Summary: Is there a name for the technique I describe below?
In this question I described a situation where I have four non-axis-aligned 2D input points mapping to output vectors, and a desire to map an arbitrary input point to a new output vector.
(-19,-7) -> (-150,-100) ( 10,-8) -> ( 150,-100) (-11, 4) -> (-150, 100) ( 9, 7) -> ( 150, 100) (-4.2,1) -> ( ??, ??)
Based on one answer I came up with my own algorithm, illustrated above as the green and orange calculations. See the answer for details, but in short: find the X intercept on the top and bottom lines, lerp the output values to those "north"/"south" locations, and then lerp between those outputs based on where the input point is on the line.
Comments on my answer indicate that what I'm doing cannot be called "bilinear interpolation". I believe that this is because I'm calculating different percentages for the top and bottom edges, and the way that I am doing this may cause some input points within the quad to result in output values outside the min/max of the corner output points.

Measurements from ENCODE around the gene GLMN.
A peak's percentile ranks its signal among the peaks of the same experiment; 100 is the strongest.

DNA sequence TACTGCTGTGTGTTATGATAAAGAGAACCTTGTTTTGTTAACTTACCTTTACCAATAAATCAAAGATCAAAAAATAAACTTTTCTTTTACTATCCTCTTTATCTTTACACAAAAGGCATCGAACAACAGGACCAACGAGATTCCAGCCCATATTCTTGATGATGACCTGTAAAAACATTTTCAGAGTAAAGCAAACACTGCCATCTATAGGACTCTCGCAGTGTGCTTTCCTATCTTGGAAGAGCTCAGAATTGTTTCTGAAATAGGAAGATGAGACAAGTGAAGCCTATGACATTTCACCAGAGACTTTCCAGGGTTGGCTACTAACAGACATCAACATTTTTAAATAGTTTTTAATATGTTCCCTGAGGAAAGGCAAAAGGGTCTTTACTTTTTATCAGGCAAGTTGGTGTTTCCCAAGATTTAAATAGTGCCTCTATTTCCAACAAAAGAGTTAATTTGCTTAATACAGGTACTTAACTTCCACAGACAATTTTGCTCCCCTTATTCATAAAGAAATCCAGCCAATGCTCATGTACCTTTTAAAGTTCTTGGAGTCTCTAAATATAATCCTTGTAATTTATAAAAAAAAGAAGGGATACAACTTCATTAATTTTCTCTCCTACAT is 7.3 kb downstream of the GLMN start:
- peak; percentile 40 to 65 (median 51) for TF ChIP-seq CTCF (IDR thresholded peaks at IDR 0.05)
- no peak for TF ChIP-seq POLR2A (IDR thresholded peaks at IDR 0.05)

- For example an input of (-19,0) in my scheme results in a point that is -40% along the bottom edge, and thus results in an output value of ~(-236,43), far less than the minX of -150.
If it's not "bilinear interpolation", what is this algorithm? And, if you'll permit a secondary question, how would you use bilinear interpolation on a non-parallelogram of inputs as I have here? Is that even possible?
Pretty visual test of my algorithm can be found on my website.